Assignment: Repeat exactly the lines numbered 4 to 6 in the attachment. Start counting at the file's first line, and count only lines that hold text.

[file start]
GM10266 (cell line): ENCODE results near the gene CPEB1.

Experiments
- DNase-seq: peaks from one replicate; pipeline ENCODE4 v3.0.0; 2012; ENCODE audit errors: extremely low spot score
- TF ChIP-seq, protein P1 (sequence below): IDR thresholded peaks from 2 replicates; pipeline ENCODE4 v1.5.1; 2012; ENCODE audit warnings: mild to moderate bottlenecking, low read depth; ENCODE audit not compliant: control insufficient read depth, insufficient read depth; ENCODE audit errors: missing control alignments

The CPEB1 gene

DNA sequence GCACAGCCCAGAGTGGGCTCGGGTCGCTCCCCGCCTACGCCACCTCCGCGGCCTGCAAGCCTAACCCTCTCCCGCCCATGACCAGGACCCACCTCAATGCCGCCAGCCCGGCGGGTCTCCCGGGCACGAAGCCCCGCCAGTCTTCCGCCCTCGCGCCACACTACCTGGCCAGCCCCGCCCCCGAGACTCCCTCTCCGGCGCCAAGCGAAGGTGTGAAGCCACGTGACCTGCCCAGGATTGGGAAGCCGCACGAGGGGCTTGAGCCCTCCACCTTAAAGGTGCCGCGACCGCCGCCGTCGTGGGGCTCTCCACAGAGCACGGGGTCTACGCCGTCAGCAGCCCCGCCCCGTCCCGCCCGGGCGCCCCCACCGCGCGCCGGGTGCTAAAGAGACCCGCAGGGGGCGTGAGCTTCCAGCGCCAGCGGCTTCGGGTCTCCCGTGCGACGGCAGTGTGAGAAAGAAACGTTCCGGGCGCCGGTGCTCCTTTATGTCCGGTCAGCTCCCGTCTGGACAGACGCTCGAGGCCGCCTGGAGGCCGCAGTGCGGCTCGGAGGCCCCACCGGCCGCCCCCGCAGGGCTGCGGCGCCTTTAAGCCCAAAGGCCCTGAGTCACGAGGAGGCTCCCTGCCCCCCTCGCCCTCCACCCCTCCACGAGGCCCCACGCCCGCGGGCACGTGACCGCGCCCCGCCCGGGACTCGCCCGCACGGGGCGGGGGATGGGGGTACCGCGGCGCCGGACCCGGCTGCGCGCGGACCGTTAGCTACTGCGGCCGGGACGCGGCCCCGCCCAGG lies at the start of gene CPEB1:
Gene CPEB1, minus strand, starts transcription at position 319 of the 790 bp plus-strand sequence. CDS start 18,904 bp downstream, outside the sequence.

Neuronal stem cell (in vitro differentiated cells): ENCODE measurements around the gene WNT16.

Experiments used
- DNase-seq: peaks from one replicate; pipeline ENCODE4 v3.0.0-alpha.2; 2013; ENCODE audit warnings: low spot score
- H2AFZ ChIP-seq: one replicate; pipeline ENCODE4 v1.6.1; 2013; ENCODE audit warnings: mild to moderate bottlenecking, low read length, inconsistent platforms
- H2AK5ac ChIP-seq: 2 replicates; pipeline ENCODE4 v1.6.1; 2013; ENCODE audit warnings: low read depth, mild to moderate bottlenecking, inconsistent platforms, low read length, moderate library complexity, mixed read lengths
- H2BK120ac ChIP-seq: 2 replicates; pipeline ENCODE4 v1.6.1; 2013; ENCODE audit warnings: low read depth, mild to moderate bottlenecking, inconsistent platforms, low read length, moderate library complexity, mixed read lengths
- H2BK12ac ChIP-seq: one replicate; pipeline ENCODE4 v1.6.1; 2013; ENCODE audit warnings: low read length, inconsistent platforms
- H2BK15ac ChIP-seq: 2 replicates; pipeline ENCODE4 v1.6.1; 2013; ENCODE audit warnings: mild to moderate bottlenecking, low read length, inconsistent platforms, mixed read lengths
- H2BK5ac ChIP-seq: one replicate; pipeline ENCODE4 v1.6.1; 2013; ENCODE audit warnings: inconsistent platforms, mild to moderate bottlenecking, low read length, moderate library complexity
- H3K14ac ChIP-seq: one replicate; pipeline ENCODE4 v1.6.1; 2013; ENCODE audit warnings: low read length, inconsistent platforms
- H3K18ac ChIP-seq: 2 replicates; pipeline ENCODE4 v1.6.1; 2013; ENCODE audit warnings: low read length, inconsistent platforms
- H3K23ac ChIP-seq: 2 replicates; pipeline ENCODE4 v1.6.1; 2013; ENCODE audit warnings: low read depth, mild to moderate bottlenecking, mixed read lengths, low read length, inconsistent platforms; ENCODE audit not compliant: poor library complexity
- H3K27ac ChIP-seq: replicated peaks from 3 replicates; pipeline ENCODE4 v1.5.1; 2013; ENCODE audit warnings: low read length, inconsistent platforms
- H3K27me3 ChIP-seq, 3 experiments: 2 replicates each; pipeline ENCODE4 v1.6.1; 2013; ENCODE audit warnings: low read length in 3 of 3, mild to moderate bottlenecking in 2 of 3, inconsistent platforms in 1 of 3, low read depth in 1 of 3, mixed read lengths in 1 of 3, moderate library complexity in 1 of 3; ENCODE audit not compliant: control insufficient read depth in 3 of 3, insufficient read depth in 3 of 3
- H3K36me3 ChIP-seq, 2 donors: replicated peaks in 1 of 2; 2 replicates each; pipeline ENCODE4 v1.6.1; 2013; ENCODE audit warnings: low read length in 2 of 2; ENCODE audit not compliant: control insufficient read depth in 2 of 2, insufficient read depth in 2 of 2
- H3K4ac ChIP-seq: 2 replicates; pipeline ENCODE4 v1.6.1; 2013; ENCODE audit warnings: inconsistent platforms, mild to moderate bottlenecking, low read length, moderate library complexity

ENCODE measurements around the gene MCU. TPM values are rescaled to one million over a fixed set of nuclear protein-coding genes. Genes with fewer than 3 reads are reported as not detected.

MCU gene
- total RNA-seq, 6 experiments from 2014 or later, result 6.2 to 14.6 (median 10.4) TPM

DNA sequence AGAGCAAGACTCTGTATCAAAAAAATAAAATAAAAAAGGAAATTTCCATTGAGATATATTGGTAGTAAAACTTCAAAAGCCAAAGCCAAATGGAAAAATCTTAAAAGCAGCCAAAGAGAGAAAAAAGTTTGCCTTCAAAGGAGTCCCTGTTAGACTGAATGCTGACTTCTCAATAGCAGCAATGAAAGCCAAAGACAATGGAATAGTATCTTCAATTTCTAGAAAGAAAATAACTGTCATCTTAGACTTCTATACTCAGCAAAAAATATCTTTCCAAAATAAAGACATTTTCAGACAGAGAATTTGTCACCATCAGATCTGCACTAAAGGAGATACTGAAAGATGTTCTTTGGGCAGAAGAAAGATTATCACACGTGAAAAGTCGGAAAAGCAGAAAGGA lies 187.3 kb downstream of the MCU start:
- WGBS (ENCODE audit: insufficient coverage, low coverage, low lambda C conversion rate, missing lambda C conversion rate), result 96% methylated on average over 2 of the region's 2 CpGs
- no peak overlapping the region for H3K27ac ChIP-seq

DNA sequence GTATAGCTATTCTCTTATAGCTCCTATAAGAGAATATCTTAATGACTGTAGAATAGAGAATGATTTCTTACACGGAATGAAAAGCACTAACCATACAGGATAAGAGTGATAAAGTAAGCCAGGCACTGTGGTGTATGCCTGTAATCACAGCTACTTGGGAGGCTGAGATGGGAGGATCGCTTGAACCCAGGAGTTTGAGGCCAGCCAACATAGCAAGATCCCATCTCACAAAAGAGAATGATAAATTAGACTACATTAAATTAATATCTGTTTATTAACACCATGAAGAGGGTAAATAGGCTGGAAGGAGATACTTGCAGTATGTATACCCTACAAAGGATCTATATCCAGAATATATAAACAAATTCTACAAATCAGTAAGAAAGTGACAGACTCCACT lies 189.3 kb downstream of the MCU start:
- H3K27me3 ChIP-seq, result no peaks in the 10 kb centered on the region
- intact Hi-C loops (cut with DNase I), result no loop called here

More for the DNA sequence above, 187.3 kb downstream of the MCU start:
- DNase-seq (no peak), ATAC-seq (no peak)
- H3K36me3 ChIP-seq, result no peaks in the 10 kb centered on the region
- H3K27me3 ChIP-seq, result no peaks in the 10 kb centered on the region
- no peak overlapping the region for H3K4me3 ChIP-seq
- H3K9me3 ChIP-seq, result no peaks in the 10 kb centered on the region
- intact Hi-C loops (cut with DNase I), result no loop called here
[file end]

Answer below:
- TF ChIP-seq, protein P1 (sequence below): IDR thresholded peaks from 2 replicates; pipeline ENCODE4 v1.5.1; 2012; ENCODE audit warnings: mild to moderate bottlenecking, low read depth; ENCODE audit not compliant: control insufficient read depth, insufficient read depth; ENCODE audit errors: missing control alignments

The CPEB1 gene

DNA sequence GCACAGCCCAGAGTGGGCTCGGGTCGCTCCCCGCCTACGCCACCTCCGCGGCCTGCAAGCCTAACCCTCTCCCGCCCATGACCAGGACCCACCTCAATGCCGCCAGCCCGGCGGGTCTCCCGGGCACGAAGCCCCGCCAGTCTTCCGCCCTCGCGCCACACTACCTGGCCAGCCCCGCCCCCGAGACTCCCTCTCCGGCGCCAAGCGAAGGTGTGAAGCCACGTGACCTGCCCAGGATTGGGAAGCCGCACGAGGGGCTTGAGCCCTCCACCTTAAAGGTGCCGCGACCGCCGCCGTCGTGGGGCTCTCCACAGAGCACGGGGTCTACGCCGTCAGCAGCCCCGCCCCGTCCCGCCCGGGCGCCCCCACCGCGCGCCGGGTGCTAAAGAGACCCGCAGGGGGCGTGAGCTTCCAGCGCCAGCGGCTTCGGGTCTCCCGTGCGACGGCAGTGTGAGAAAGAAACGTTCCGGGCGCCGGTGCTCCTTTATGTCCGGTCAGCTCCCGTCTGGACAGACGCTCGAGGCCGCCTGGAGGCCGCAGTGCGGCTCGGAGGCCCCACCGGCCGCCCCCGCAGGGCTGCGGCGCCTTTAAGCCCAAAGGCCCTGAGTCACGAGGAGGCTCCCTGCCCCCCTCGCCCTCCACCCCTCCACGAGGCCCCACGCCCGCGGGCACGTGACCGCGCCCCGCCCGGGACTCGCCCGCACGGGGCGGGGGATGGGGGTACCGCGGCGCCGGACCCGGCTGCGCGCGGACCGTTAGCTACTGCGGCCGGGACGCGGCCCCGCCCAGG lies at the start of gene CPEB1: